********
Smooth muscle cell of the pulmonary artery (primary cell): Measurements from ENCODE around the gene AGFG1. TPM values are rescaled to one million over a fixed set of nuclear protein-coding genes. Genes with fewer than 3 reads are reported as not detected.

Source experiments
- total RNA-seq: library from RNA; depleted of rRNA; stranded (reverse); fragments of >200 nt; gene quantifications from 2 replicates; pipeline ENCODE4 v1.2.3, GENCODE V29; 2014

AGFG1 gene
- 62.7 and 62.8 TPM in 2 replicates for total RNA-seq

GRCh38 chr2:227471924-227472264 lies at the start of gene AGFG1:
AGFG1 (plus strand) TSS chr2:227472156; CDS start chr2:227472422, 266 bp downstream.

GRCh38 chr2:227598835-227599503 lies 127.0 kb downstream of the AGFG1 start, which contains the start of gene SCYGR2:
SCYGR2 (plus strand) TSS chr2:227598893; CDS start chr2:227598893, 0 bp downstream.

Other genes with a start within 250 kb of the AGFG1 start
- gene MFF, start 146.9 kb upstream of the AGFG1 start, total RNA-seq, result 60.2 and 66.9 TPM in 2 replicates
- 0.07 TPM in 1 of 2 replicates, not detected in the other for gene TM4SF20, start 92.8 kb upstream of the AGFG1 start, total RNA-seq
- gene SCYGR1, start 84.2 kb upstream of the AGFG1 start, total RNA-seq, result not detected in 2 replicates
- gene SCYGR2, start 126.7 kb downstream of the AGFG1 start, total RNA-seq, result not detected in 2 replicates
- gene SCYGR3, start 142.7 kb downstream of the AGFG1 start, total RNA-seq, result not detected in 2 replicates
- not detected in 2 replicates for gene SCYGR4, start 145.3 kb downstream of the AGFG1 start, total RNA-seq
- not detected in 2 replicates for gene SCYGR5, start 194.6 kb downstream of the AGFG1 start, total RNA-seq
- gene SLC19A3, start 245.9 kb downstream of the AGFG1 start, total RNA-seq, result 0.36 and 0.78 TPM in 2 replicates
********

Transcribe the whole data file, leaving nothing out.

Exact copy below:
Smooth muscle cell of the pulmonary artery (primary cell): Measurements from ENCODE around the gene AGFG1. TPM values are rescaled to one million over a fixed set of nuclear protein-coding genes. Genes with fewer than 3 reads are reported as not detected.

Source experiments
- total RNA-seq: library from RNA; depleted of rRNA; stranded (reverse); fragments of >200 nt; gene quantifications from 2 replicates; pipeline ENCODE4 v1.2.3, GENCODE V29; 2014

AGFG1 gene
- 62.7 and 62.8 TPM in 2 replicates for total RNA-seq

GRCh38 chr2:227471924-227472264 lies at the start of gene AGFG1:
AGFG1 (plus strand) TSS chr2:227472156; CDS start chr2:227472422, 266 bp downstream.

GRCh38 chr2:227598835-227599503 lies 127.0 kb downstream of the AGFG1 start, which contains the start of gene SCYGR2:
SCYGR2 (plus strand) TSS chr2:227598893; CDS start chr2:227598893, 0 bp downstream.

Other genes with a start within 250 kb of the AGFG1 start
- gene MFF, start 146.9 kb upstream of the AGFG1 start, total RNA-seq, result 60.2 and 66.9 TPM in 2 replicates
- 0.07 TPM in 1 of 2 replicates, not detected in the other for gene TM4SF20, start 92.8 kb upstream of the AGFG1 start, total RNA-seq
- gene SCYGR1, start 84.2 kb upstream of the AGFG1 start, total RNA-seq, result not detected in 2 replicates
- gene SCYGR2, start 126.7 kb downstream of the AGFG1 start, total RNA-seq, result not detected in 2 replicates
- gene SCYGR3, start 142.7 kb downstream of the AGFG1 start, total RNA-seq, result not detected in 2 replicates
- not detected in 2 replicates for gene SCYGR4, start 145.3 kb downstream of the AGFG1 start, total RNA-seq
- not detected in 2 replicates for gene SCYGR5, start 194.6 kb downstream of the AGFG1 start, total RNA-seq
- gene SLC19A3, start 245.9 kb downstream of the AGFG1 start, total RNA-seq, result 0.36 and 0.78 TPM in 2 replicates